In dealing with your spouse, the attitude you begin with establishes the tone of your discussions and future events. Keep in mind that when there is a custody fight, everything else in the divorce tends to be contested.

4 – Respect your spouse’s right to be a parent. Even if your spouse wasn’t a good marital partner, that doesn’t necessarily mean he or she isn’t a good parent. Not recognizing a partner’s parenting contribution to a family, or capacity to be a nurturing caretaker, is one of the biggest roadblocks in resolving custody issues.

Your spouse’s style of parenting and values may be different from yours. However, that doesn’t mean they’re necessarily wrong or bad. If you want the best possible outcome from negotiations with your spouse you will have to extend some tolerance. Divorce is not a perfect situation, and options and resources are limited. What’s best for your kids is two parents who can get along agreeably in raising them, while leading separate lives. To accomplish that you’ll need to be flexible.

McAdams Law represented a husband in a custody case who began to exhibit sexual preferences and a lifestyle his wife found repulsive. She attempted to force him out of his children’s lives through Court proceedings. The matter was successfully resolved for this client by negotiating an agreement with his wife wherein he kept his sexual practices away from his children. This calmed her down, and allowed her to see that his involvement as a father was important to the well-being of their children.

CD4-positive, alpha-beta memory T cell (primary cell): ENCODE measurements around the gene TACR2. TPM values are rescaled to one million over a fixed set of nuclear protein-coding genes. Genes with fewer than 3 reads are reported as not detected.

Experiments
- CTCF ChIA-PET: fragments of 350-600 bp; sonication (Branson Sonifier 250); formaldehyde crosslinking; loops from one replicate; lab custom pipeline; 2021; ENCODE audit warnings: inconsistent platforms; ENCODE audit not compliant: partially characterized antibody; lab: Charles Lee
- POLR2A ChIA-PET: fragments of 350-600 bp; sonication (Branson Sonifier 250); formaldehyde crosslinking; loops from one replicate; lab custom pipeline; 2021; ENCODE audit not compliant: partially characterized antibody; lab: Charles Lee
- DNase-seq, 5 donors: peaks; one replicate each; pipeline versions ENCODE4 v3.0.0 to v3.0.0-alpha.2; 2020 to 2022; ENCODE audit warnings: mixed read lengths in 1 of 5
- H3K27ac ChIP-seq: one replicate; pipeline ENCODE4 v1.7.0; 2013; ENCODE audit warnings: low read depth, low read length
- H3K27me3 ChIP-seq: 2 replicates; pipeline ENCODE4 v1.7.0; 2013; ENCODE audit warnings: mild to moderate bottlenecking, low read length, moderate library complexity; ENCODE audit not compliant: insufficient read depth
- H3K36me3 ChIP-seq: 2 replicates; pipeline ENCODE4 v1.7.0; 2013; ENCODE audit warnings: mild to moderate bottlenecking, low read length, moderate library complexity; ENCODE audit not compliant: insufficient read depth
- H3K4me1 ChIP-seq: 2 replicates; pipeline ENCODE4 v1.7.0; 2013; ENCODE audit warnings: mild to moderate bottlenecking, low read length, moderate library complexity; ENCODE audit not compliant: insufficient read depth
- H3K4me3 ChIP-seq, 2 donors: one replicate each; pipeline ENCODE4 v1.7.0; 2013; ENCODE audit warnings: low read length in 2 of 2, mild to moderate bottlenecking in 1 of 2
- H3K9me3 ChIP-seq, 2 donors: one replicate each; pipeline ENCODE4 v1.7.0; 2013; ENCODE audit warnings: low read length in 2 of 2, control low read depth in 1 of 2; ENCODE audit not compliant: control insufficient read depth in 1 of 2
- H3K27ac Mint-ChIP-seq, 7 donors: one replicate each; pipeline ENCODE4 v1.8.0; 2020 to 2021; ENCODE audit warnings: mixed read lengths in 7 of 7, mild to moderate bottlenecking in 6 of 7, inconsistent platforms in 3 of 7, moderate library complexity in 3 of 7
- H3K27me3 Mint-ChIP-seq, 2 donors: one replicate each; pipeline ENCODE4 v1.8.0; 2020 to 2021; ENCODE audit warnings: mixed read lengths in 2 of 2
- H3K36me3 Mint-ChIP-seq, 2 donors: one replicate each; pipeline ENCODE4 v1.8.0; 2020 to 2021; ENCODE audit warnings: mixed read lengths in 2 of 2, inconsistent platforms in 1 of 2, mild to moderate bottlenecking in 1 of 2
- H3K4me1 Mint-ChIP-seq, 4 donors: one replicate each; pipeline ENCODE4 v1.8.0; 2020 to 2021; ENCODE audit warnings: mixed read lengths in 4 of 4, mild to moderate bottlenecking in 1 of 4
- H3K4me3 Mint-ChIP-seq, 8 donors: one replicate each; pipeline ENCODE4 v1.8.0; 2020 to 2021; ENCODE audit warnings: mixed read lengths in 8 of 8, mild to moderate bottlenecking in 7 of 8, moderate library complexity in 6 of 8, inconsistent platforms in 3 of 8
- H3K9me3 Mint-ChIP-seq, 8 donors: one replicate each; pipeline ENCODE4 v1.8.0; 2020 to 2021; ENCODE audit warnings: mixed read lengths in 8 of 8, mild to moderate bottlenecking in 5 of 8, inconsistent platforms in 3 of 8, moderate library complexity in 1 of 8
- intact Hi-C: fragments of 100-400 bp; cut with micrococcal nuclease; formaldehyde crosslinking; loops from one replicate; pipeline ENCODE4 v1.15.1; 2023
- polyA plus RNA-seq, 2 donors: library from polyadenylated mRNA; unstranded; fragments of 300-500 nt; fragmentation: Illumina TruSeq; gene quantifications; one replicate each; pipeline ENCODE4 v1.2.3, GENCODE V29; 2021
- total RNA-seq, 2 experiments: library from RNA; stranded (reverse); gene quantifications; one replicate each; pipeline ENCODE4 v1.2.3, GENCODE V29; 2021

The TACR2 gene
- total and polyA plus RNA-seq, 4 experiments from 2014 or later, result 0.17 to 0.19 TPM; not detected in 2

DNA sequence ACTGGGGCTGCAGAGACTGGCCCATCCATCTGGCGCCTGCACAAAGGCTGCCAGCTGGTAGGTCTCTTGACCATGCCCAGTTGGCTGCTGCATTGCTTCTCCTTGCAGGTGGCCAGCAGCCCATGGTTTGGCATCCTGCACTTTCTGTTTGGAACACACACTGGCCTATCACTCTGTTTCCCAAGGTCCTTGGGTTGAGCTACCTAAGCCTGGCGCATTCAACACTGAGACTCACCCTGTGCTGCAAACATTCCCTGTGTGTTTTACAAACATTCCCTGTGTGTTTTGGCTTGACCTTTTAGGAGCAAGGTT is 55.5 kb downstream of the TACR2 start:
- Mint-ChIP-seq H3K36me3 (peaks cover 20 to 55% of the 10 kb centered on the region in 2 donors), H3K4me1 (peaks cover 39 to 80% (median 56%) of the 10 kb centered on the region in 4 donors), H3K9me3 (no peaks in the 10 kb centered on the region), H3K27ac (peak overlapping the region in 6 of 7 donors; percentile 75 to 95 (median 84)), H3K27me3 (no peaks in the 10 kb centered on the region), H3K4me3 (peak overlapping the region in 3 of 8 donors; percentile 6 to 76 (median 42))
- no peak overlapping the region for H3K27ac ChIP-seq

The moral of the story is: differences in opinions, values or lifestyle aren’t sufficient justification to end or severely limit a parent’s participation in the lives of children. Unless there is reason to believe that your kids are genuinely in danger, look to build bridges of cooperation, rather than to burn them.

5 – Negotiate. Willingness to negotiate can set the stage for productive discussions with your spouse, and is more likely to get the result you want. In many instances, you can get an outcome that is closer to your objective than you’d be awarded in Court.